All the news, tactics and scams for finance leaders to know about in November 2023.
Payment Security 101
Learn about payment fraud and how to prevent it
The banking verification gap seems like such a simple problem to solve.
When all is said and done, all we are really talking about is the ability to match a supplier’s Bank Account Name to the correct BSB and Bank Account Number, so that when you process an invoice, you know you’re sending the funds to the right beneficiary.
Yet, the solution for such a seemingly simple challenge ends up being far more complex than many initially realise.
Failed attempts to use new and untested approaches, such as Open Banking, to solve this old problem prove there are no shortcuts when it comes to addressing the banking verification gap.
In many respects, trying to use Open Banking to address the banking verification gap was a valiant attempt.
At first glance, the idea had merit. After all, Open Banking allows a consumer’s bank data to be shared with accredited third parties. If a payer can verify a supplier’s bank account information against data obtained directly from the supplier’s bank, then with the simple click of a mouse, the entire banking verification gap problem is solved!
However, as is often the case in life, when something seems to good to be true – it usually is.
After all, Open Banking was never designed as a solution to the banking verification gap. The purpose of Open Banking is to facilitate greater competition in the banking sector, which is dominated by four big players and high levels of customer inertia.
At Open Banking’s core is the premise that the consumer, rather than a business, has ownership rights over the data that’s generated by that consumer’s behaviour. Complaining that Open Banking is ‘opt in’ fundamentally misunderstands the principle that the consumer, not their bank, owns the consumer’s banking data. Were the banks enrolling consumers into Open Banking by default, requiring them to ‘opt out’, it would be contrary to the entire consumer data rights principle.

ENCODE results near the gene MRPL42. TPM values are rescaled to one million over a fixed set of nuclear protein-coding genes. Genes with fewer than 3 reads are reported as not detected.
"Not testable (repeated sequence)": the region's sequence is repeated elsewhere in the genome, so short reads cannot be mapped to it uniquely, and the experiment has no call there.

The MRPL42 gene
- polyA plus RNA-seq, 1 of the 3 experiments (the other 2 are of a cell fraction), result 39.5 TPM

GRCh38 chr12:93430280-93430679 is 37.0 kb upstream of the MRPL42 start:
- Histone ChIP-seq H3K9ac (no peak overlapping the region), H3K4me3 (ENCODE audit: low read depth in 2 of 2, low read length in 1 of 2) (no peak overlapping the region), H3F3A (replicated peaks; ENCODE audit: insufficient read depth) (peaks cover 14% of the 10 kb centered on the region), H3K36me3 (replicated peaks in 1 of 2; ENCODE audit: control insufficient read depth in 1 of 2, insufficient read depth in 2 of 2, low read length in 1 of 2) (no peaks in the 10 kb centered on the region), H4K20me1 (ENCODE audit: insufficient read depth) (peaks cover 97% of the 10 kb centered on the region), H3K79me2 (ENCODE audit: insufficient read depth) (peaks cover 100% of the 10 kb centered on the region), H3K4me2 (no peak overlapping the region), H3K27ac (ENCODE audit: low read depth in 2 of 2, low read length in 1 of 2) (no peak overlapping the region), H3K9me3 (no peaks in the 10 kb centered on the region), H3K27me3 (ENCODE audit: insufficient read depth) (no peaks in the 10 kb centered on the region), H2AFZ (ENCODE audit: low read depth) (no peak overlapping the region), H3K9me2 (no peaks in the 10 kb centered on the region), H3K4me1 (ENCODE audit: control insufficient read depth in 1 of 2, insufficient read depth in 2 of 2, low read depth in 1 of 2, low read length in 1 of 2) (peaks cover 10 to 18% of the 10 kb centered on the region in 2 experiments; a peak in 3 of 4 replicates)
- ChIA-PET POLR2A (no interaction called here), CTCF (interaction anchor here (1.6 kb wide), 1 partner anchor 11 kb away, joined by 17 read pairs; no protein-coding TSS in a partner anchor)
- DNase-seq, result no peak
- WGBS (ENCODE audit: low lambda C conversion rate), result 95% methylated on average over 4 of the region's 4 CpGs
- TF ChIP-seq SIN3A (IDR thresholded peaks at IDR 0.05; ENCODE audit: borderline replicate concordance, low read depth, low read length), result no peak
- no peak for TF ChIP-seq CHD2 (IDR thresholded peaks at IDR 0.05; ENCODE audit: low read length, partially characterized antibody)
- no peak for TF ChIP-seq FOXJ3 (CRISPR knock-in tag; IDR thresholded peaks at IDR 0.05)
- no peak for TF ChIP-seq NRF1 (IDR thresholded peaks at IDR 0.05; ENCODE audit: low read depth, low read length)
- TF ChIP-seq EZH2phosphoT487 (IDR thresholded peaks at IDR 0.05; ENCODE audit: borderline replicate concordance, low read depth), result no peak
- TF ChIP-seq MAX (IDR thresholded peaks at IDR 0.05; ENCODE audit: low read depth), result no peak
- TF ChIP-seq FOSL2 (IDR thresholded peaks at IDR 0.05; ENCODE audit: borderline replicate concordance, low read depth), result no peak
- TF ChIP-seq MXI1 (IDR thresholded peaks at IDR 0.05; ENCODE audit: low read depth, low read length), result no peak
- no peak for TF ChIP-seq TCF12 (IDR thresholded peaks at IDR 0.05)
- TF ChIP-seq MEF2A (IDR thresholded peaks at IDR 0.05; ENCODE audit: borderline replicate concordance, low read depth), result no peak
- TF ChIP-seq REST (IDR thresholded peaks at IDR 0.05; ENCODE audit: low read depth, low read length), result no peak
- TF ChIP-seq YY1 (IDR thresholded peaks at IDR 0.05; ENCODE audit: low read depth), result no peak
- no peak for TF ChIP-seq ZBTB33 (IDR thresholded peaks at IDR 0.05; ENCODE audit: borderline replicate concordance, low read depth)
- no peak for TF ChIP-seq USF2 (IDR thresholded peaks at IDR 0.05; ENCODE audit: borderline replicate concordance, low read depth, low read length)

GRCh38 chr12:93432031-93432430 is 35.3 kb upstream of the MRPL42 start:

Trying to use Open Banking for a purpose it was never designed to fulfil is a classic case of trying to fit a square peg into a round hole.
When it comes to attempts to use the Open Banking platform as a solution to the banking verification gap problem, there are five significant hurdles that must be considered.
Open Banking is a relatively new concept in Australia, and many suppliers remain unaware of its existence or how it works.
Using Open Banking to verify a supplier’s bank account information requires the supplier to instruct their bank to send their bank account data to an unknown third party. That third party will store the supplier’s bank account data so individual payers can verify that they are sending payments to the correct bank account.
This requires suppliers to have a high degree of trust in the third party that will be receiving their bank account data.
For many suppliers, who may not understand how Open Banking works, there is likely to be a great deal of reluctance to send their data to unknown third parties.
Furthermore, banks participating in Open Banking usually require their customers, in this case the supplier, to jump through multiple hoops before they will transfer the data to third parties. Commonwealth Bank, Westpac, NAB and ANZ each has safeguards in place to verify that data sharing requests are legitimate.
Typically, the hoops a supplier needs to jump through before they can share data are as follows:
With all these hoops, it’s no wonder many suppliers are reluctant to share their bank account information with third parties.
Suppliers may have security concerns around sending their sensitive banking data via APIs.
Media reports often point to hackers targeting APIs as a way to compromise valuable data. Whilst the information security standards developed around Open Banking seek to mitigate any potential risks associated with APIs, their usage may be a concern for some suppliers.